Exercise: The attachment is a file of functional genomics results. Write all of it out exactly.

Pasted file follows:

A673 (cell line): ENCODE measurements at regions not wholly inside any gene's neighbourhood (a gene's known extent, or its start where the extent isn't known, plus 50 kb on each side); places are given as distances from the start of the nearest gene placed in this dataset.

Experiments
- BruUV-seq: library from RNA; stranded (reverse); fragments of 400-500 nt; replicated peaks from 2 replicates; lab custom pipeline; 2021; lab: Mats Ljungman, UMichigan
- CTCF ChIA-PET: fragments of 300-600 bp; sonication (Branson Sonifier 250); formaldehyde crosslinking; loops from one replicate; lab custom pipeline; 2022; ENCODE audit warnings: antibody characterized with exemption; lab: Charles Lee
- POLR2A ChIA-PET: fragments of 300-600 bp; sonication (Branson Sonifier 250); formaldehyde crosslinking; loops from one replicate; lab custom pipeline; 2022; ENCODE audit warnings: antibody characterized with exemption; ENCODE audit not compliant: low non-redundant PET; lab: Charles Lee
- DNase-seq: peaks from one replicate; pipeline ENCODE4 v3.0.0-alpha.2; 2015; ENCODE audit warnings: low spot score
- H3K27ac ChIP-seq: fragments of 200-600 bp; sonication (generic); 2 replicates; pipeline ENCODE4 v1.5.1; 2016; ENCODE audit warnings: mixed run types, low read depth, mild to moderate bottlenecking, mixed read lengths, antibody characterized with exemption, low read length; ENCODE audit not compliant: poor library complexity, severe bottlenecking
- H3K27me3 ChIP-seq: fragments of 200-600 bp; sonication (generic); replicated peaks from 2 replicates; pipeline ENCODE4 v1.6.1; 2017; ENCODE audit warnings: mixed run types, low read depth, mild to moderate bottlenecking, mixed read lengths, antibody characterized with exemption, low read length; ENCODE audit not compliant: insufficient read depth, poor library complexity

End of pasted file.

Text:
A673 (cell line): ENCODE measurements at regions not wholly inside any gene's neighbourhood (a gene's known extent, or its start where the extent isn't known, plus 50 kb on each side); places are given as distances from the start of the nearest gene placed in this dataset.

Experiments
- BruUV-seq: library from RNA; stranded (reverse); fragments of 400-500 nt; replicated peaks from 2 replicates; lab custom pipeline; 2021; lab: Mats Ljungman, UMichigan
- CTCF ChIA-PET: fragments of 300-600 bp; sonication (Branson Sonifier 250); formaldehyde crosslinking; loops from one replicate; lab custom pipeline; 2022; ENCODE audit warnings: antibody characterized with exemption; lab: Charles Lee
- POLR2A ChIA-PET: fragments of 300-600 bp; sonication (Branson Sonifier 250); formaldehyde crosslinking; loops from one replicate; lab custom pipeline; 2022; ENCODE audit warnings: antibody characterized with exemption; ENCODE audit not compliant: low non-redundant PET; lab: Charles Lee
- DNase-seq: peaks from one replicate; pipeline ENCODE4 v3.0.0-alpha.2; 2015; ENCODE audit warnings: low spot score
- H3K27ac ChIP-seq: fragments of 200-600 bp; sonication (generic); 2 replicates; pipeline ENCODE4 v1.5.1; 2016; ENCODE audit warnings: mixed run types, low read depth, mild to moderate bottlenecking, mixed read lengths, antibody characterized with exemption, low read length; ENCODE audit not compliant: poor library complexity, severe bottlenecking
- H3K27me3 ChIP-seq: fragments of 200-600 bp; sonication (generic); replicated peaks from 2 replicates; pipeline ENCODE4 v1.6.1; 2017; ENCODE audit warnings: mixed run types, low read depth, mild to moderate bottlenecking, mixed read lengths, antibody characterized with exemption, low read length; ENCODE audit not compliant: insufficient read depth, poor library complexity